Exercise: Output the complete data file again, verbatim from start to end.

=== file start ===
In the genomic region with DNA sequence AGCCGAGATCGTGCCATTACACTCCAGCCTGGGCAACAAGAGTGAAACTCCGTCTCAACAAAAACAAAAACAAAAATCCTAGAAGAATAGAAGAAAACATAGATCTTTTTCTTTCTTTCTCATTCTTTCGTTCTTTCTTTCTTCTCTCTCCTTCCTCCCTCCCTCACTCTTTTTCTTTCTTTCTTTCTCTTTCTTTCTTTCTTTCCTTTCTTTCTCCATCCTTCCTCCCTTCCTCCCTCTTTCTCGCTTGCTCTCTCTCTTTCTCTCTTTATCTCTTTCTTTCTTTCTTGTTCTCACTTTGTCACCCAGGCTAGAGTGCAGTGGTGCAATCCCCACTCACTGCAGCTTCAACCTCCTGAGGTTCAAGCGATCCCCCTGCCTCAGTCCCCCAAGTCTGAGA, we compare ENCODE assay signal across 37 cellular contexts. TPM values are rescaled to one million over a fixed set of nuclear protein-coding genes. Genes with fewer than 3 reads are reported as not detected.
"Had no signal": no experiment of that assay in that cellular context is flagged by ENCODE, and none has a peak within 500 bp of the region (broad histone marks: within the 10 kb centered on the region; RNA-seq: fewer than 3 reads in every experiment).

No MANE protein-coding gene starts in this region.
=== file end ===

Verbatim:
In the genomic region with DNA sequence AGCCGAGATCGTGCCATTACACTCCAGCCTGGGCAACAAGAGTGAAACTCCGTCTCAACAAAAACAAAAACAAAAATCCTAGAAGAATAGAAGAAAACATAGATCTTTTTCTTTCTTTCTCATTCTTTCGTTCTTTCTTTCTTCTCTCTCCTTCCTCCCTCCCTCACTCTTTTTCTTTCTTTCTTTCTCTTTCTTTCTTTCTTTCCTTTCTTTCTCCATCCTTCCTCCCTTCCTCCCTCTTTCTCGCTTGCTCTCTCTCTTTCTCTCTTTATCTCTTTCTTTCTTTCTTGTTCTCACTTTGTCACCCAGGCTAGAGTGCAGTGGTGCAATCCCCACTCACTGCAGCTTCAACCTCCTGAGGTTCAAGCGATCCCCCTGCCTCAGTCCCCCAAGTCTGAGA, we compare ENCODE assay signal across 37 cellular contexts. TPM values are rescaled to one million over a fixed set of nuclear protein-coding genes. Genes with fewer than 3 reads are reported as not detected.
"Had no signal": no experiment of that assay in that cellular context is flagged by ENCODE, and none has a peak within 500 bp of the region (broad histone marks: within the 10 kb centered on the region; RNA-seq: fewer than 3 reads in every experiment).

No MANE protein-coding gene starts in this region.